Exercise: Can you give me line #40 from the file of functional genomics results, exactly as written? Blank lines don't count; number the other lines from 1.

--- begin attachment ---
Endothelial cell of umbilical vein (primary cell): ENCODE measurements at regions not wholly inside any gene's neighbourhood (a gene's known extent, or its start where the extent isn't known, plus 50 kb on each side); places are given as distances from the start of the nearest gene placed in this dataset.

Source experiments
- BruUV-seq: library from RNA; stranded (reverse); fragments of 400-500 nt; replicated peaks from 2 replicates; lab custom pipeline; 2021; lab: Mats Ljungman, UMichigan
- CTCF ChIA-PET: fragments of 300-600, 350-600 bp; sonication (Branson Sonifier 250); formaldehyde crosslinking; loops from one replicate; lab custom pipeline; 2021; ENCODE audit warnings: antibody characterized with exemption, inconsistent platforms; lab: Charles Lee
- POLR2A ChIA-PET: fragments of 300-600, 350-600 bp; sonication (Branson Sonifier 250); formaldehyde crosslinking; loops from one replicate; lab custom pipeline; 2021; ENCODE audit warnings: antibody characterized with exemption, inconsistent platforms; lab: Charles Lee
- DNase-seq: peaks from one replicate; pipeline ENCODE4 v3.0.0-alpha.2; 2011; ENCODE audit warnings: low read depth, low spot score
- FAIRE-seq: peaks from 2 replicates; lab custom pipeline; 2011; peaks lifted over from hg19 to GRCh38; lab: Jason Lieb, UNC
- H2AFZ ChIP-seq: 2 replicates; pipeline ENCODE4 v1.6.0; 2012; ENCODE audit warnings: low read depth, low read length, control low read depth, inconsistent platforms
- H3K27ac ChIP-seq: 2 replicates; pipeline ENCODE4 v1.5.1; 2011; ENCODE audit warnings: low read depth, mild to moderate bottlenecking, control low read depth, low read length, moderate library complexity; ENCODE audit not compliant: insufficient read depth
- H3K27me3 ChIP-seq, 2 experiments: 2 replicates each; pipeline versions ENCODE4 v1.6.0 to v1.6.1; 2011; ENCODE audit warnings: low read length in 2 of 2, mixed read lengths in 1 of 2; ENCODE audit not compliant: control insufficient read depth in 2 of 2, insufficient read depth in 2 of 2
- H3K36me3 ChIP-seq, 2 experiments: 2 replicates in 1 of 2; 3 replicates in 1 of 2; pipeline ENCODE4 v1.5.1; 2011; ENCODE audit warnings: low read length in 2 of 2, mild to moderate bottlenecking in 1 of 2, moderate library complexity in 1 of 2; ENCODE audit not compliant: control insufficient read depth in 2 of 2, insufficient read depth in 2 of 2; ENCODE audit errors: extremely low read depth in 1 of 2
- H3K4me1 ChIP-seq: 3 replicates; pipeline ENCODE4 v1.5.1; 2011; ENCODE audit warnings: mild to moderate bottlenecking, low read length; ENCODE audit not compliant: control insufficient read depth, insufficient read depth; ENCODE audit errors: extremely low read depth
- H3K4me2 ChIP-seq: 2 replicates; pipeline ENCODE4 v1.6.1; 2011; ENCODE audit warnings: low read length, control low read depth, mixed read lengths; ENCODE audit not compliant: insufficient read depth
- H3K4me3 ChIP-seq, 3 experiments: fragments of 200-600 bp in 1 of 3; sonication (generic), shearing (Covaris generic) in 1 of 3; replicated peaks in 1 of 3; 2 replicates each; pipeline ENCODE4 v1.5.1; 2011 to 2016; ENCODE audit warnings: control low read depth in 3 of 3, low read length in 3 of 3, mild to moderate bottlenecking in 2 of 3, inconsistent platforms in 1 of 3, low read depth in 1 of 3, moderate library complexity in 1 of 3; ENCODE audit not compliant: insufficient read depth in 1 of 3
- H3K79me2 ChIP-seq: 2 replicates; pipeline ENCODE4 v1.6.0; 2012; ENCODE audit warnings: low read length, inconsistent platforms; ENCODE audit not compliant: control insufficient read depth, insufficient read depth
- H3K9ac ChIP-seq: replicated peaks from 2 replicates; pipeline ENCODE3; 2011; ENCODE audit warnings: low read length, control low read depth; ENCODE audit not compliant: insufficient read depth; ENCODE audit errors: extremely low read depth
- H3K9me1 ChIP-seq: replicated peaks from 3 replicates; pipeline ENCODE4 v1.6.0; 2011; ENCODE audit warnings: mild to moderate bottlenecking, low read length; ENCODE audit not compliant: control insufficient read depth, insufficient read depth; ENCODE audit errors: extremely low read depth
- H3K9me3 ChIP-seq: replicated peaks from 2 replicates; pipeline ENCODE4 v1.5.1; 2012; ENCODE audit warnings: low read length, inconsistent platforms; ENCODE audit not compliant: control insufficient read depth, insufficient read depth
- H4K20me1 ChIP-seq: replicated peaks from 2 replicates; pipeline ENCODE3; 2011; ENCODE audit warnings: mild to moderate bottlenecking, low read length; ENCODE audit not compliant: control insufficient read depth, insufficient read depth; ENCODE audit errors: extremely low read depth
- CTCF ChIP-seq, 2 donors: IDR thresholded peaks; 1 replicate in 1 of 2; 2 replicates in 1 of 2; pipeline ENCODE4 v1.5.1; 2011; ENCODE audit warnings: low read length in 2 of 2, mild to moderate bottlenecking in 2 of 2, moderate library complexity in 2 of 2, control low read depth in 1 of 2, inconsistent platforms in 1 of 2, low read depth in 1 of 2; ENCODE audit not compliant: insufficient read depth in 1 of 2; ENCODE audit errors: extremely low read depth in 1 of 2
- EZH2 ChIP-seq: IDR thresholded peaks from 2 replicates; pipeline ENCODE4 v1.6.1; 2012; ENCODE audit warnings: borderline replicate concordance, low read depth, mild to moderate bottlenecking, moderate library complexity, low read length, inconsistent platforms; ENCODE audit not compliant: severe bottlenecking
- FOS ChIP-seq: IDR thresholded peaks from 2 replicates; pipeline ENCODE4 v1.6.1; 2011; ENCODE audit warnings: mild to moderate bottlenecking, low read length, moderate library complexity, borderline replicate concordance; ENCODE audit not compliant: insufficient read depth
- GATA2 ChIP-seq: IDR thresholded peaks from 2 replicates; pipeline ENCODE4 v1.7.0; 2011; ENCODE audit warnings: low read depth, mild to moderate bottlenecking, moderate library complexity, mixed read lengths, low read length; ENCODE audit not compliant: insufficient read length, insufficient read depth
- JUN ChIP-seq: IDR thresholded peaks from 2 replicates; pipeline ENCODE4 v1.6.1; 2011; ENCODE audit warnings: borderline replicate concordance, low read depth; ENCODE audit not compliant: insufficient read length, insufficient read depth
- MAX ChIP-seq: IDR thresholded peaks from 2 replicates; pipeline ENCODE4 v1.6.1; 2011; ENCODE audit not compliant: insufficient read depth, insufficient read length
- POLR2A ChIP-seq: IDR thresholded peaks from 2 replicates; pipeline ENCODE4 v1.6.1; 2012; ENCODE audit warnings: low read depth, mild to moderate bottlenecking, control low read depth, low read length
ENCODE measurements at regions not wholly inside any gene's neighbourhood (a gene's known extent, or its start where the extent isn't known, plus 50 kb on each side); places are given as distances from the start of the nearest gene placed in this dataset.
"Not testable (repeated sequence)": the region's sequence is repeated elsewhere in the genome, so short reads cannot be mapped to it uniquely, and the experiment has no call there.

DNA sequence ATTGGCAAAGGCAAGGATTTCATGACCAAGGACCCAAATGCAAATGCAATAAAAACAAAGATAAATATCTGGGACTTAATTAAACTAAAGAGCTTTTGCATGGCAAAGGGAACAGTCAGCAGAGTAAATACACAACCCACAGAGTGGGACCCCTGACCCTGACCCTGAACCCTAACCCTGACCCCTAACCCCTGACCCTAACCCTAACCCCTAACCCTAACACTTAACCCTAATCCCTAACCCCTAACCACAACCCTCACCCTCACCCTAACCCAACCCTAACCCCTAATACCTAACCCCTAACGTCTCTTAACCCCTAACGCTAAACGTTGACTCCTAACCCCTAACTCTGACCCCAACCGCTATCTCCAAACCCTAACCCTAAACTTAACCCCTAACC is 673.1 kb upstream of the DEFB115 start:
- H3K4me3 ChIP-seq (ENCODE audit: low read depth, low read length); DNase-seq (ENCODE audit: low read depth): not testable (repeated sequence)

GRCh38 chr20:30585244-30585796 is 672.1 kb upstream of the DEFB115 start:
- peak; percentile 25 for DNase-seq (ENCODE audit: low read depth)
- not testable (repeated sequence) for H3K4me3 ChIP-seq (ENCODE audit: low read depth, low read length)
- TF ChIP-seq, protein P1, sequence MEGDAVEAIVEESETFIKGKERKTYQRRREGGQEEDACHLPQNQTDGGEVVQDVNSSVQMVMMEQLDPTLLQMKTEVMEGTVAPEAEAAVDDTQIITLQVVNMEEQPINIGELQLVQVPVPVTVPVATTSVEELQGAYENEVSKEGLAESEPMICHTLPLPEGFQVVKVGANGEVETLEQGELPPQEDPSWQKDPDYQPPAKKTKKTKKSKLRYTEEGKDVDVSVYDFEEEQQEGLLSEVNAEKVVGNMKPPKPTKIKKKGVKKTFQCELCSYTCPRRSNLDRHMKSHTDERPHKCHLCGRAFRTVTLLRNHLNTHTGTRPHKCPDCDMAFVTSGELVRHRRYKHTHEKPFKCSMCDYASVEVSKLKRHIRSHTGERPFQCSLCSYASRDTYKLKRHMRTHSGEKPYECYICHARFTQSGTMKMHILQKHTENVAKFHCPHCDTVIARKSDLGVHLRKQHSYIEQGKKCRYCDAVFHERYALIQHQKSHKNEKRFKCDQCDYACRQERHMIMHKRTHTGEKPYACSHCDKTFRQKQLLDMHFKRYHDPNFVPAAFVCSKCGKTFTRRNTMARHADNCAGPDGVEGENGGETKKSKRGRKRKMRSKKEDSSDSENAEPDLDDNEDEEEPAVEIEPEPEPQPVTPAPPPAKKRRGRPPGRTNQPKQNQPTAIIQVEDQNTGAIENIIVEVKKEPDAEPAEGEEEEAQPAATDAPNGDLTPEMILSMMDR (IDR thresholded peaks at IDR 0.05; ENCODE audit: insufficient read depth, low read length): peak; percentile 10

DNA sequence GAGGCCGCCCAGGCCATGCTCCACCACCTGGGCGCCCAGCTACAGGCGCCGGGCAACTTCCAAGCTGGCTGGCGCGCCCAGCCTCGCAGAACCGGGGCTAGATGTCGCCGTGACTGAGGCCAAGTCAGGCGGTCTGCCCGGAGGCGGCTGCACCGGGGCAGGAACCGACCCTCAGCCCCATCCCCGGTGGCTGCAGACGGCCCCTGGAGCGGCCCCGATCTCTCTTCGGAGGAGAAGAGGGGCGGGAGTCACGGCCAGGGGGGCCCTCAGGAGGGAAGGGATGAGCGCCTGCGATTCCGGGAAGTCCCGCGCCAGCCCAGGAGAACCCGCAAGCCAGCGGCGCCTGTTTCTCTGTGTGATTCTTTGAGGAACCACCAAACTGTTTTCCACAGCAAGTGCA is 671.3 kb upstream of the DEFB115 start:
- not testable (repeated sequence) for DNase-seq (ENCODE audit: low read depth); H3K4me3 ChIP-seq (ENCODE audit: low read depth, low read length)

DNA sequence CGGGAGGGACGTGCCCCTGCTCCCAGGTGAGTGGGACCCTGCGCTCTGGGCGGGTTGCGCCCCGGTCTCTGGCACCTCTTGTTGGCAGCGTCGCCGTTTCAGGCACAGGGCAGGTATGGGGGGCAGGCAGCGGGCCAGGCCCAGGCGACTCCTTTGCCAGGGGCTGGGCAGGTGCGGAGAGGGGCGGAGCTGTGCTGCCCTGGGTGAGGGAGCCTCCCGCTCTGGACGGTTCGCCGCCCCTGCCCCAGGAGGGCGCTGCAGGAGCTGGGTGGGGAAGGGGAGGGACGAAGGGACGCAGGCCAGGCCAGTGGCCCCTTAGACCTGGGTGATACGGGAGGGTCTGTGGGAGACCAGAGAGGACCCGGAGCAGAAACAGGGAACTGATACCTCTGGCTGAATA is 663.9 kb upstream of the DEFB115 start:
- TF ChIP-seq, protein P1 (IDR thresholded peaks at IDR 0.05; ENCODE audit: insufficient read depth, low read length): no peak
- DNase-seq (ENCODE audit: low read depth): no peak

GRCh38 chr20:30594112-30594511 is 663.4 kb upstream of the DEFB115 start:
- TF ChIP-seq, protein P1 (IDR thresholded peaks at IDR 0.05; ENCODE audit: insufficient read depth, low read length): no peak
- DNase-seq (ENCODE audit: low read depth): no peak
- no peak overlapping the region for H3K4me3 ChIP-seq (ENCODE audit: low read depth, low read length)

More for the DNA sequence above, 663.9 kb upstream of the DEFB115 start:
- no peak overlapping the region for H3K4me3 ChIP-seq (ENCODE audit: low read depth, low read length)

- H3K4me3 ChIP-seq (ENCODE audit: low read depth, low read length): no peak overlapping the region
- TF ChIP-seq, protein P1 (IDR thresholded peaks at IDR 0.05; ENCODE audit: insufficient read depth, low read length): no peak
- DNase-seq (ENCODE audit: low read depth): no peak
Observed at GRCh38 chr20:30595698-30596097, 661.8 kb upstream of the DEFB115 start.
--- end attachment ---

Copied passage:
GRCh38 chr20:30594112-30594511 is 663.4 kb upstream of the DEFB115 start: